Dialogue is a form of communication that potentially emerges from an enabling environment. The enabling environment is characterized by qualitative time and space, willingness and good faith. Dialogue itself is characterized by participants peeling away layers of their personae, suspending their judgment and arriving at their own meaning and by a search for shared meaning. Therefore, since a primary process of dialogue is a change of state within essential liminality, dialogue is fundamentally a complex transformative process.

Atlee (2003) suggests that dialogue is a field characterized primarily by more or less transformative effect. I think this is far too simplistic as a whole definition, and draws the field far too broadly. The transformative nature of a search for shared meaning is not the same as, for example, the transformative process of personal mastery, although they can be informed by each other; and, zen meditation is not dialogue. Although it can be dialogical in some regard, a transformative experience alone cannot in and of itself be dialogue, because dialogue has specific characteristics that differentiate it from other transformative processes.

If transformation is the determination of dialogue then any human that changes is in dialogue. Since the human body is constantly re-generating, there is no point at which the human is not changing, whether they are in communication with another or not. Like Heraclitus’ river, any subsequent sampling includes, necessarily, transformation of thought and idea; correlation suggests but cannot prove causation. Therefore, transformation is a necessary criteria only in as much as the presence of transformation implies the presence of a living entity, and since transformation exists outside of dialogue it cannot be a sufficient condition or dialogue would be omnipresent. I hold that dialogue is a special form of human behaviour and not an omnipresent one, and as transformation occurs without dialogue, I hold that dialogue as interaction between entities cannot be defined merely by transformation.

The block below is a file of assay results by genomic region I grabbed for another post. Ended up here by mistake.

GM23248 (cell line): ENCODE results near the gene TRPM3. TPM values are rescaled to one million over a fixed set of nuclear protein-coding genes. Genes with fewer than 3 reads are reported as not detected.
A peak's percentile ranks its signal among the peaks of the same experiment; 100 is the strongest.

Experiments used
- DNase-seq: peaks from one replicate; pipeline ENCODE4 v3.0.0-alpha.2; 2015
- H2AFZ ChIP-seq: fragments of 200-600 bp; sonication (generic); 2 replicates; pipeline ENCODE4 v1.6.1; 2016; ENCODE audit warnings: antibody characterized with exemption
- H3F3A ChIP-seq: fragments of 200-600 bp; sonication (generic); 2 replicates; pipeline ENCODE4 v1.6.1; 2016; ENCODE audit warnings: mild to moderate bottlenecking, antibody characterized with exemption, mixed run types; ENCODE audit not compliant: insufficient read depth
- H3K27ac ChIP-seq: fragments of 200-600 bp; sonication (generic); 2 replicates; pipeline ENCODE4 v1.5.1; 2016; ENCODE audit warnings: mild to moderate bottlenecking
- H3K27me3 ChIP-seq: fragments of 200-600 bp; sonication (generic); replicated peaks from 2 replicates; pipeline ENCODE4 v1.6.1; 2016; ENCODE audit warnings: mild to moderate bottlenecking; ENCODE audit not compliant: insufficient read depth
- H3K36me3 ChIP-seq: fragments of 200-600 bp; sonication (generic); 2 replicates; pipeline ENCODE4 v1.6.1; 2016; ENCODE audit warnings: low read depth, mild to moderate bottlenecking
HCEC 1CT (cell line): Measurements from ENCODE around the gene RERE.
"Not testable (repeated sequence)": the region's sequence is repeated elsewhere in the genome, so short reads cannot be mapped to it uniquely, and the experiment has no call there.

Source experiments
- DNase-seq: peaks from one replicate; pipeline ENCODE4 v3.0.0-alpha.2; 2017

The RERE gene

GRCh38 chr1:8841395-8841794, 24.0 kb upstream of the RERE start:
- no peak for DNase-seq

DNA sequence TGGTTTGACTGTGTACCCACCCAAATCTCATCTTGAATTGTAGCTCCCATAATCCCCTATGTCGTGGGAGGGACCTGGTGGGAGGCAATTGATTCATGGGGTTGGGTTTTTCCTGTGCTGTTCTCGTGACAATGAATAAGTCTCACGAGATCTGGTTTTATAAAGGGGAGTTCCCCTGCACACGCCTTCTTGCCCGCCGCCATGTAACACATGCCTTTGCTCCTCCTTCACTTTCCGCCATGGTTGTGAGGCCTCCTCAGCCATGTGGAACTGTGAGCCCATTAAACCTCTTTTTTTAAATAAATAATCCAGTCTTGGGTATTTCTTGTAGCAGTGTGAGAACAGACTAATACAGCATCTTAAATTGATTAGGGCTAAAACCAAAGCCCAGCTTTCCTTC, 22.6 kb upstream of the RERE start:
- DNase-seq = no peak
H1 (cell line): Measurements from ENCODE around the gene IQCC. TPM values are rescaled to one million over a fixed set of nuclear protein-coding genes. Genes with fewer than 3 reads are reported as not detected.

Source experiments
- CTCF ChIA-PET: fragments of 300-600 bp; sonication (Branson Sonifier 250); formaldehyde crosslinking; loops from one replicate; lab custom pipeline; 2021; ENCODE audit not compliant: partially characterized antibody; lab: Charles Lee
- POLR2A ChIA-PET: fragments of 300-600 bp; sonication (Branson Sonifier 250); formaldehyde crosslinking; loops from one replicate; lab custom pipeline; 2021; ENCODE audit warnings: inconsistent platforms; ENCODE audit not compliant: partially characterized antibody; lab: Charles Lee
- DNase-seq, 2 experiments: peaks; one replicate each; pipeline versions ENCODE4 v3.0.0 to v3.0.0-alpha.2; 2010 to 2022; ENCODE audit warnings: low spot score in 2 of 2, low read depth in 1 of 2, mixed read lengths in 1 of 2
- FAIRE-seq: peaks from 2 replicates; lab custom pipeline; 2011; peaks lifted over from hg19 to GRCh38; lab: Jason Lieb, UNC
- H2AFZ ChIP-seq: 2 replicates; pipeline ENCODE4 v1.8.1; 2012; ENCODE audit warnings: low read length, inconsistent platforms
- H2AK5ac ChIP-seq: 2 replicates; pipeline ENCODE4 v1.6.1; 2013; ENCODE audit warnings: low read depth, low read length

Here I must point out that by entities I do not necessarily mean only individuals. I hold that entities can be individuals, but that collections of individuals are also organizational entities with behaviours that are not merely an additive sum of the individuals. I also hold that individuals are a collection of psychological entities and that the individual is not merely an additive sum of these psychological entities. Relationships between entities may be some combination of intrapersonal, interpersonal, extrapersonal and superpersonal; and, these relationships are complex and systemic. I believe these dynamic relationships can all be dialogical and have the potential for dialogue.

At the same time, while not simply transformation, dialogue must be something specific or it is not worth talking about. Since I am going to talk about it, I beg the question of what dialogue is specifically. For this purpose, I will offer my working definition.